Since standard home insurance doesn't cover flooding, it's important to have protection from floods associated with hurricanes, tropical storms, heavy rains and other conditions that impact the U.S.
In 1968, Congress created the National Flood Insurance Program (NFIP) to help provide a means for property owners to financially protect themselves. The NFIP offers flood insurance to homeowners, renters, and business owners if their community participates in the NFIP. Participating communities agree to adopt and enforce ordinances that meet or exceed FEMA requirements to reduce the risk of flooding. Find out more about the NFIP and how it can help you protect yourself.
According to FEMA and national flood insurance program, flooding is the most common natural disaster in the United States, affecting every region and state, including Florida. No home in Florida is completely safe from potential flooding devastation—why risk it?
If you have a mortgage, your lender will require you to purchase flood insurance for your home when it is located in a high risk flood zone. You may not be forced to buy flood insurance when your home is in a low risk zone. We still think it is a good idea.
Flood insurance (NIFP) protects two types of insurable property: building and contents. The first covers your building, the latter covers your possessions; neither covers the land they occupy.
You will want to purchase enough flood insurance to rebuild your home, but the NFIP program maxes out at $250,000. If your home costs more to rebuild than $250,000, you can purchase excess flood insurance through private insurance companies. This second or excess policy only pays once the flood damage costs more than $250,000 to repair. Just ask your insurance agent about this option.
The cost of a flood policy will be based how much insurance you need to cover your home, and what flood zone your home is located in. Read our blog article on "How much does Flood Insurance in Florida Cost?" It explains this question in more detail.
FEMA (Federal Emergency Management Agency) has mapped the topography of Florida to show which communities and properties in Florida are most likely to sustain a flood within 100 years. FEMA assigned a letter ( X, B, C, A, V) to properties based the susceptibility to flooding. The letter assigned by FEMA is the Flood zone of a property.
You cannot buy flood insurance directly from NFIP or FEMA. To purchase a policy, you would need to contact an insurance agent. NFIP works through many different insurance agents and companies. No matter where you choose to purchase a NFIP policy, they will be identical in coverage and price.
Insurance companies in Florida participate in the NFIP’s program called “ Write your own” (WYO). The WYO program allow insurance companies to sell and service flood policies in their own name. However, the federal government underwrites and pays for claims for policies in the NFIP program. This is the most common type of Flood policy sold in Florida.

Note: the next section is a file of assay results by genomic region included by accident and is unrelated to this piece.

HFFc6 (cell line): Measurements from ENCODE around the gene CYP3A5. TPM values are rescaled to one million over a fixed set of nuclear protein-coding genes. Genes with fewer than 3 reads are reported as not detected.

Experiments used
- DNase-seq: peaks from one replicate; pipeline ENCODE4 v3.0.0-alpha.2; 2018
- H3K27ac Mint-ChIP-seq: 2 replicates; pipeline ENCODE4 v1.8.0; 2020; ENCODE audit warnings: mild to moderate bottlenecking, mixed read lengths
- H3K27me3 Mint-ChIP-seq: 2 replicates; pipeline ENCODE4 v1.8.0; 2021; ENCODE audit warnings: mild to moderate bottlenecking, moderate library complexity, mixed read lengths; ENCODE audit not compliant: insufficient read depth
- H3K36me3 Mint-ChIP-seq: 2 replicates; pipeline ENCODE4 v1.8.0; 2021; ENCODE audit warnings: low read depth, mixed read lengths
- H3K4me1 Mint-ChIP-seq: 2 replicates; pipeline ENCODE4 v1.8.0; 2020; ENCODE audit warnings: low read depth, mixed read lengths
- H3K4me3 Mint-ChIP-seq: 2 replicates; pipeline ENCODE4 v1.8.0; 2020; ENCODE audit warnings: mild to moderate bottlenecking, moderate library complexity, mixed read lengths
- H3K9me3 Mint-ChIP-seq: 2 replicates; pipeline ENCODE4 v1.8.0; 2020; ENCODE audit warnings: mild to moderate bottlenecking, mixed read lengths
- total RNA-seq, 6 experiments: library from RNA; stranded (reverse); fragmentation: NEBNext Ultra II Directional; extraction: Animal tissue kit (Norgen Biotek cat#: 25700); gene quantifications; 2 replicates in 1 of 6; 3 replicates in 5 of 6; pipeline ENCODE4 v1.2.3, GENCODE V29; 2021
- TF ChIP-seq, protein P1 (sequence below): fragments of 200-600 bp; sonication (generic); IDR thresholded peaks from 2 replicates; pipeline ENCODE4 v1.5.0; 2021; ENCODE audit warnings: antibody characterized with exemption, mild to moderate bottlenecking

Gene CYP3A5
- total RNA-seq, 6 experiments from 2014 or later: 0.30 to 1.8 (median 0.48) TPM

We would be happy to provide you a Florida Flood Insurance Quote, or feel free to give us a call.
Starting in 2017, insurance companies started selling private flood insurance. This means that they are not sold under the FEMA NFIP rules or pricing. These private market flood policies are priced differently that the NFIP Program. A company like Lloyds of London sells these policies through agents. When you buy flood insurance and NFIP program or the write your own policy, claims payment are guaranteed by the FEMA Federal Flood Program. If you purchase one from the private market, the claims payment abilities are subject to the financial stability of a particular insurance company.
The two most common reimbursement methods for flood claims are: Replacement Cost Value (RCV) and Actual Cash Value (ACV). RCV is the cost to replace damaged property. It is reimbursable to owners of single-family, primary residences insured to within 80% of the buildings replacement cost twho live in that property 80% of the time.
All other buildings and personal property (i.e. contents) are valued at ACV. Actual Cash Value is the replacement cost, minus depreciation. Personal property is always valued using ACV.
The NFIP does not offer payment plans on a flood insurance policy. However, you can charge the cost to a credit card. Your mortgage company may escrow the cost and include it in your mortgage payment if they require the policy.
There is a 30-day waiting period between when you buy the coverage and when it starts. So, if you want flood insurance, don't wait to the last minute. Once a hurricane closes in on Florida, it’s too late to buy a flood policy.
FACT: Most federal disaster assistance comes in the form of low-interest disaster loans from U.S. Small Business Administration (SBA) and you have to pay them back. FEMA offers disaster grants that don't need to be paid back, but this amount is often much less than what is needed to recover. A claim against your flood insurance policy could and often does, provide more funds for recovery than those you could qualify for from FEMA or the SBA--and you don't have to pay the money back. (source: www.floodsmart.gov)